A water slide at the gate, a brewery in the terminal, a beach by the runway: Modern airports offer passengers the works
Airports always used to be pretty inhospitable. These days, prestige is key, and so international star architects are commissioned to design spectacular buildings that are places of interest in their own right. And that’s not all: Airports are also rapidly morphing into adventure parks. Beneath the bold curves of their transparent roofs, they offer passengers an array of attractions wholly unconnected to air travel. Visitors can seek out the spa for a relaxing massage, stroll through the rainforest, surf artificial waves, enjoy locally brewed beer, chill on panoramic terraces, wander through museums – knowing that their children are having fun whooshing down a four-level giant water slide or flitting around on roller skates. Asian airports have been particularly successful on this score: In almost every survey, Changi Airport in Singapore and Incheon Airport in Seoul come out near the top.
But other cities are catching up fast. One of the boldest projects is currently underway in Mexico City, where a new airport – scheduled to replace the existing one, Benito Juarez Airport (which is far too small for a city of 20 million) in 2020 – aims to set the trend for tomorrow’s airports. Not one, but two highly respected architects and their teams have been entrusted with the job: Norman Foster from Great Britain, whose work includes the dome of the Reichstag, Germany’s parliament building in Berlin, as well as Hong Kong Airport. The other big name is Mexican architect Fernando Romero, son-in-law of billionaire Carlos Slim, who built the Convention Center in Los Cabos and the Soumaya Museum in Mexico City. An X-shaped terminal will be the eye-catcher here.
“Mexico is taking global airport construction to a new level,” says architect Antoinette Nassopoulos-Erickson, who has been working on Norman Foster airport projects for 20 years. “Airports of the future have to offer passengers a fantastic experience and at the same time give them a sense of the actual country or city they are in.” Passengers want to personalize their experience at the airport terminal, “that’s why it’s important to offer a variety of facilities that suit individual moods.” And there’s already plenty to choose from at airline hubs around the world: The yoga rooms in Frankfurt, the golf course at Incheon, near Seoul, and the 4D movie theater with wind and olfactory effects in Hong Kong are only the beginning.
Hot baths are very popular, especially in Japan. So Nagoya Airport has a bathhouse, where transit passengers can enjoy a luxurious steep.
Salute the sun or make the mountain pose to keep limber between flights. Frankfurt Airport has two rooms where passengers can do yoga.
Terminal 3 at Changi Airport in Singapore has the world’s biggest airport water slide. It hurtles you into the depths at six meters per second. Make a purchase at an airport shop to get a free coupon for the slide.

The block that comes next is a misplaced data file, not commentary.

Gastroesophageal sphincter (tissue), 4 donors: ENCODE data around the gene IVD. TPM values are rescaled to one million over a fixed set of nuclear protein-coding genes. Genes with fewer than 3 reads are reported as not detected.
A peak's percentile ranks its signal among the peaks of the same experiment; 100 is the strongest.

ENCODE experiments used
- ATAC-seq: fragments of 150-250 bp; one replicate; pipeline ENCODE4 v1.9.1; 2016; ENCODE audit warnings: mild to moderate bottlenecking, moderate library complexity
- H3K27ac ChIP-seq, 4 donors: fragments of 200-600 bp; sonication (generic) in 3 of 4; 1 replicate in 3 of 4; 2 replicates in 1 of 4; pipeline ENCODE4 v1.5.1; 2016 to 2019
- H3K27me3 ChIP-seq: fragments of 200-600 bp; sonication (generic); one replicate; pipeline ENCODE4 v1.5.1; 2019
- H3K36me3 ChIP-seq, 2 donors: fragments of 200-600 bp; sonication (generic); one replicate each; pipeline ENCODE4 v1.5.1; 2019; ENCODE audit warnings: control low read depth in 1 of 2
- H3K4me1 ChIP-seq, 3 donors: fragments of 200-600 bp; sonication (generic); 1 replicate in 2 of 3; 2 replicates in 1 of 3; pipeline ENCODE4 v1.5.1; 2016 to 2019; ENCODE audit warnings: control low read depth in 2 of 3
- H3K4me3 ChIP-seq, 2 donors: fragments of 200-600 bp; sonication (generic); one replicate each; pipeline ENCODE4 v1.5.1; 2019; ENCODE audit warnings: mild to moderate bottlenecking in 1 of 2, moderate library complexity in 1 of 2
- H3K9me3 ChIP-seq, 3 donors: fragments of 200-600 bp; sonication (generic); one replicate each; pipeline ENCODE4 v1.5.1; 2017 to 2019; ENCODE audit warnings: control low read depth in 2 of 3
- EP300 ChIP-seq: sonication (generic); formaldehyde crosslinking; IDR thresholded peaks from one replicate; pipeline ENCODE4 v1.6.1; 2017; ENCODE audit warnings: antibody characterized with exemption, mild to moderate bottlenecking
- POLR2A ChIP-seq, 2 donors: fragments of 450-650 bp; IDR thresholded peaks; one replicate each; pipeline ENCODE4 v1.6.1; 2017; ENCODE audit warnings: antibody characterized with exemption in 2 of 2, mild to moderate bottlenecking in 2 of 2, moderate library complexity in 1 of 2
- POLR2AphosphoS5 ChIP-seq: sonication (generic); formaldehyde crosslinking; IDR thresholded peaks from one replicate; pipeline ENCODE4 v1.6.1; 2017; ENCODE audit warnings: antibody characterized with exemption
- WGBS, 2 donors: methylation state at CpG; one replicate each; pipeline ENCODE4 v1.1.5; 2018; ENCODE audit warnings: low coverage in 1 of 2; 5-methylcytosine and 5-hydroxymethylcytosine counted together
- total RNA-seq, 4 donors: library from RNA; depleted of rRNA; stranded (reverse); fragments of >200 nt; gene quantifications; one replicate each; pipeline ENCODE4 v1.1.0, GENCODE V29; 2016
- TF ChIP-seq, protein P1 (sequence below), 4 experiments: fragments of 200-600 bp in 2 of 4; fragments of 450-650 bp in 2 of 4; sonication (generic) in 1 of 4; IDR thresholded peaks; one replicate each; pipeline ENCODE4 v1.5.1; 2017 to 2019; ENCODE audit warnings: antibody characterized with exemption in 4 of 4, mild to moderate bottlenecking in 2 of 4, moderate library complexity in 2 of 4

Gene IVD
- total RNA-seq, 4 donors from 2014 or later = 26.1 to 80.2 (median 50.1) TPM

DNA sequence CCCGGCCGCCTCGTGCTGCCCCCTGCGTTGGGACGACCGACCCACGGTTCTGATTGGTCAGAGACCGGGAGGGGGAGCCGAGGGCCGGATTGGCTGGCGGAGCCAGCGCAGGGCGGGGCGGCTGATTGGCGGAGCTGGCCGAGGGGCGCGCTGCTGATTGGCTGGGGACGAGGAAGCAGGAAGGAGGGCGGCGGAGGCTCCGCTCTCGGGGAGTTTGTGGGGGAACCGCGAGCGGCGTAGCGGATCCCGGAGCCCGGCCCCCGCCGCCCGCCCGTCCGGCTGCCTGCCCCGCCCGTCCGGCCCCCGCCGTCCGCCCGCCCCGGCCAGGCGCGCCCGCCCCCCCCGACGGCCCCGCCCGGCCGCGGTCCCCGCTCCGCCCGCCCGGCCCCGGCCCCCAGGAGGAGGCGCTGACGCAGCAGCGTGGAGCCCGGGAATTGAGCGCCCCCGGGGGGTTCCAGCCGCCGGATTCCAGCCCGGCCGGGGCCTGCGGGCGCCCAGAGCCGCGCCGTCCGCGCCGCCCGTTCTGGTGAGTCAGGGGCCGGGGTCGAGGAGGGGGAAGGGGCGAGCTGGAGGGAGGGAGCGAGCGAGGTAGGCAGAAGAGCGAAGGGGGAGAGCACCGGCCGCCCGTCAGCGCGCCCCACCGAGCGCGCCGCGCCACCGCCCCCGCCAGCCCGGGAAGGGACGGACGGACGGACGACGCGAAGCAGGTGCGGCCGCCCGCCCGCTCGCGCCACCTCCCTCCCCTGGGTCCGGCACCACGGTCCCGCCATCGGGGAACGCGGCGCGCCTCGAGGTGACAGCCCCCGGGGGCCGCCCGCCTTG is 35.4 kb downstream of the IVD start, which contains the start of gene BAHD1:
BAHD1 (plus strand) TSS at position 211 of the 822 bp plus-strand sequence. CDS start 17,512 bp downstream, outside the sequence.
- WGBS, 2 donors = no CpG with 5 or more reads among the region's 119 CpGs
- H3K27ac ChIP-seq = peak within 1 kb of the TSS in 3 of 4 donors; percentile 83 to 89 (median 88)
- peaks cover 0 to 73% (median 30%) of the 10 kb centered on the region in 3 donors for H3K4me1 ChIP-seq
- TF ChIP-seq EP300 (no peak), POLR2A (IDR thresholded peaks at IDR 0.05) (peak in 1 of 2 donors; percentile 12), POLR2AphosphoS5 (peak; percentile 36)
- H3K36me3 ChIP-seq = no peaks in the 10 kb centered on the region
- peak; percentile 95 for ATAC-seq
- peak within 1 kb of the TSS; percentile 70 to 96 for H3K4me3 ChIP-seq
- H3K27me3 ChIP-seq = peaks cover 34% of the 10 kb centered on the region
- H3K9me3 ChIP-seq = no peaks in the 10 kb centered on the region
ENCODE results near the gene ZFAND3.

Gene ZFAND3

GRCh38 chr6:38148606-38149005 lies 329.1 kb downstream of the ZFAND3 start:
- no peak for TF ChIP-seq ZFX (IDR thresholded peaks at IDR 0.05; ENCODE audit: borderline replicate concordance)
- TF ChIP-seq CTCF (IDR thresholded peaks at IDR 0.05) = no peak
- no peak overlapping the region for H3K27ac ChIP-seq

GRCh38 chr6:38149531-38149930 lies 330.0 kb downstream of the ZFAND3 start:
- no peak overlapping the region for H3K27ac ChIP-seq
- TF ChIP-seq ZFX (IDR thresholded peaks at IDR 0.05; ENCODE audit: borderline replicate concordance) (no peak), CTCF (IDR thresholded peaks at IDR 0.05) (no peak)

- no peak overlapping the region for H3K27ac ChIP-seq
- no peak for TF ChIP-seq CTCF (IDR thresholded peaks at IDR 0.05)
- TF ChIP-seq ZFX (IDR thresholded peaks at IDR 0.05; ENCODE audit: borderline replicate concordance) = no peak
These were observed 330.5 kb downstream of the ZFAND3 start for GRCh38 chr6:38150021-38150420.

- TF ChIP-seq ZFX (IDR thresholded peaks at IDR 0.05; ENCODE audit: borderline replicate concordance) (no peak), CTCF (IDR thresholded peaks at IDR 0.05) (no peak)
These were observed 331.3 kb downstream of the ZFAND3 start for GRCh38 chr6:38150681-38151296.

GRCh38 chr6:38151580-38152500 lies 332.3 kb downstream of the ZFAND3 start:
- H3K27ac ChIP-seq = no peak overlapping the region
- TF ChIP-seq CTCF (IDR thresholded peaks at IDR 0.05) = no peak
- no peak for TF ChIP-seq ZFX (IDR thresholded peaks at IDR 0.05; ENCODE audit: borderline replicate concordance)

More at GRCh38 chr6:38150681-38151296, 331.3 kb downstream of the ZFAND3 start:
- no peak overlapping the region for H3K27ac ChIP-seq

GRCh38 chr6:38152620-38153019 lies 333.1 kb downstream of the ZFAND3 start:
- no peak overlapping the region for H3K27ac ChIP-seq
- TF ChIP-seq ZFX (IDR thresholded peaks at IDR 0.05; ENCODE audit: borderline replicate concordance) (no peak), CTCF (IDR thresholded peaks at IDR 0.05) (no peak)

Every summer, Munich Airport becomes a surfer’s paradise. It’s the site of the world’s first standing wave (at an airport). Professional competitions take place here, too.
San Francisco Airport in California has built a replica of its 1930s airport terminal and turned it into an aviation museum.
The airport in Kuala Lumpur, Malaysia, backs right onto the rainforest, parts of which are even inside the terminal. A jungle path takes visitors past dense greenery and a rushing waterfall.
Incheon International Airport, situated west of the South Korean capital, Seoul, has an inline skating rink with space for up to 150 people. The rink is located in the Transportation Center right beside the terminal and rents out skates.
At Salzburg Airport in Austria, passengers can admire the Red Bull collection of airplanes, race cars and racing motorcycles at the Hangar 7 glass museum. The exhibition also includes the helium balloon capsule Austrian skydiver Felix Baumgartner used to make his record-breaking jump from the stratosphere in 2012.
At Stockholm Airport, passengers can spend the night in a 1976-built 747 that flew all over the world before becoming a 33-room hotel. Best choice: the cockpit suite.
At Vancouver Airport in Canada, you can see more than 5000 different sea dwellers – including wolf eels, various types of jellyfish and brightly colored sea anemones – in two aquariums with a combined volume of around 116 cubic meters.
Nashville International Airport in the United States cultivates the Tennessee state capital’s famous musical heritage: Live bands play here up to 100 times a year.
The Star Alliance Lounge at Los Angeles Airport is one of the most beautiful airport lounges in the world. Don’t miss the roof terrace with its magnificent view of the Hollywood Hills.
For beer drinkers Airbräu is the only beer that is actually brewed at an airport. At Munich Airport, passengers can watch the brewing process and enjoy a glass in the adjoining beer garden. Cheers!
The airport on the Caribbean island of St. Martin in the Antilles is right next to the sea, so it’s quite loud on the beach. But how about cooling off while you plane-spot – or the other way around?